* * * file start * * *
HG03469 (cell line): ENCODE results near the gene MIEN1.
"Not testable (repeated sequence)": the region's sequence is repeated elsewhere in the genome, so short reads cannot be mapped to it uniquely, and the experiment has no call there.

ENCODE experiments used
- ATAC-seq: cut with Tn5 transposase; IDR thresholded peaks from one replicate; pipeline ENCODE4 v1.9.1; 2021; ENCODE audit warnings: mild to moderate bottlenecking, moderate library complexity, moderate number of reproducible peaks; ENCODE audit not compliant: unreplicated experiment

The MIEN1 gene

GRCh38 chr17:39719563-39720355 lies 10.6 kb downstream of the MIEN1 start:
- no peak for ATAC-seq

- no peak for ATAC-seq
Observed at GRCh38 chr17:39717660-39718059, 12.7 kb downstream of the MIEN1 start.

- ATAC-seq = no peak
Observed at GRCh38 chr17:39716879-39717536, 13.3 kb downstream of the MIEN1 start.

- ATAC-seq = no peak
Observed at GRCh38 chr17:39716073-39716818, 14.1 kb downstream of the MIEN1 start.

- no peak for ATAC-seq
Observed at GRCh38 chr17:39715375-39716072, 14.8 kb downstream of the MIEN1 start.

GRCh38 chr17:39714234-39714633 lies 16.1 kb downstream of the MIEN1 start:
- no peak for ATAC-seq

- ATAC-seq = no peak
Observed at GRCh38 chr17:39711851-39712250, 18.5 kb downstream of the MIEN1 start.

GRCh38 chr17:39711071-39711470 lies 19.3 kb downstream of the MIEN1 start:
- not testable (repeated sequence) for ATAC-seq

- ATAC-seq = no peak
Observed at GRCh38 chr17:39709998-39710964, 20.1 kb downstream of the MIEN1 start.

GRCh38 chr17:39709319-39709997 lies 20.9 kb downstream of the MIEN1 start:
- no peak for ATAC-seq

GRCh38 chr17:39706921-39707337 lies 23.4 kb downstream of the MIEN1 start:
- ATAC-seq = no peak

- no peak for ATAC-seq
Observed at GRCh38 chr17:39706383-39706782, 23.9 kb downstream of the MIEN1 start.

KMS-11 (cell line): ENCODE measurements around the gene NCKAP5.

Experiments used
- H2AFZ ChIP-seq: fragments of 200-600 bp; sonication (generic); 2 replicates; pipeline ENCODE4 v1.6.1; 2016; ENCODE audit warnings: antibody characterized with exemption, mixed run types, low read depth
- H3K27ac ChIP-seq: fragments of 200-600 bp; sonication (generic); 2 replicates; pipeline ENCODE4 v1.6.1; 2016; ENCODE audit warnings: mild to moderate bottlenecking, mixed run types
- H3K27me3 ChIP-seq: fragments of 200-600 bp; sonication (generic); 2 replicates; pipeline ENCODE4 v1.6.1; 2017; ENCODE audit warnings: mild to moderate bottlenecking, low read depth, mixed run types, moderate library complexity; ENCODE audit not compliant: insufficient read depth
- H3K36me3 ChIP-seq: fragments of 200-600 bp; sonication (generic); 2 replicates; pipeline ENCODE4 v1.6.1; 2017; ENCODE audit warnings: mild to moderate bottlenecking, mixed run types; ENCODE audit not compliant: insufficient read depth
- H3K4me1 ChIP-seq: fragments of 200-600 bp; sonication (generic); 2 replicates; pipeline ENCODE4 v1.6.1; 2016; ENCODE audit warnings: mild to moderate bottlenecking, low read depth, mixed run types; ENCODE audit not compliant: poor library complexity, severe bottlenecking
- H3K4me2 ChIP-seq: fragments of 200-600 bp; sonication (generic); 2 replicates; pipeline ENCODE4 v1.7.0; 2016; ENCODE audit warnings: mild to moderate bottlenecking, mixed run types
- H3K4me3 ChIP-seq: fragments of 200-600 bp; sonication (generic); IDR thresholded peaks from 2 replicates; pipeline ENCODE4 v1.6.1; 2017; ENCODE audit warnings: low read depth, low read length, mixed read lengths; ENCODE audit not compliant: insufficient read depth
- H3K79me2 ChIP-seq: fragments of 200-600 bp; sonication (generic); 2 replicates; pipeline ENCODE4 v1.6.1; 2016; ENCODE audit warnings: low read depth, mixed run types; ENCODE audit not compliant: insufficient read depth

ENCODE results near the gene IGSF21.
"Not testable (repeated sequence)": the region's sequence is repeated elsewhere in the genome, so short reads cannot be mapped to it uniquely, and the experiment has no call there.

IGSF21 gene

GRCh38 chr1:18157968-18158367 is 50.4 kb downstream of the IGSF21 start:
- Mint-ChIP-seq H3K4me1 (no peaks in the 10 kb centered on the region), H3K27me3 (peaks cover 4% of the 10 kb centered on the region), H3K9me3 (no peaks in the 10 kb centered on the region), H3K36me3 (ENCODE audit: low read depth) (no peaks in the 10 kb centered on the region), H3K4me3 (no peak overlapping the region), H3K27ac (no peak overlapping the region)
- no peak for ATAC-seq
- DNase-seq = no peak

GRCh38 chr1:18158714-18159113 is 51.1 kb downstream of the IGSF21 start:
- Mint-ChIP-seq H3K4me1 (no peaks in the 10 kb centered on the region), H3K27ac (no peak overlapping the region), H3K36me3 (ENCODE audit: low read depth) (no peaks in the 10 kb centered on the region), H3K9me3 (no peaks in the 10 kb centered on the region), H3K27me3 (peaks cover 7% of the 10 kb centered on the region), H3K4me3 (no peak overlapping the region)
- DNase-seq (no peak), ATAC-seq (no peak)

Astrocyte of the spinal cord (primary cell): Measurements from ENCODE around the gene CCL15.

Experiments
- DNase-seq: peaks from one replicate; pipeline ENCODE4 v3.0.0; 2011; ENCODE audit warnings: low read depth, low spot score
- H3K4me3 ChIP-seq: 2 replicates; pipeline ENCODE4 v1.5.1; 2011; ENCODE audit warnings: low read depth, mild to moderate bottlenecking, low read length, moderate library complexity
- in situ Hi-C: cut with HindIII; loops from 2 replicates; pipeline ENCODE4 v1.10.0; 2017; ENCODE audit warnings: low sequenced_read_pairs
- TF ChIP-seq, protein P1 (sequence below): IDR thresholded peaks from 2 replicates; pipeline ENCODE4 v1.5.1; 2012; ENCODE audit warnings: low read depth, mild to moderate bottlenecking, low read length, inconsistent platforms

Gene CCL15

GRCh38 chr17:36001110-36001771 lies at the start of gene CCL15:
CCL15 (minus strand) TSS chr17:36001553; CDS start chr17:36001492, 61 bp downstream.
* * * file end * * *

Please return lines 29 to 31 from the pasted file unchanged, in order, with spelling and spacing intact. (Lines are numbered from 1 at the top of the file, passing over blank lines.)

Observed at GRCh38 chr17:39706383-39706782, 23.9 kb downstream of the MIEN1 start.

KMS-11 (cell line): ENCODE measurements around the gene NCKAP5.

Experiments used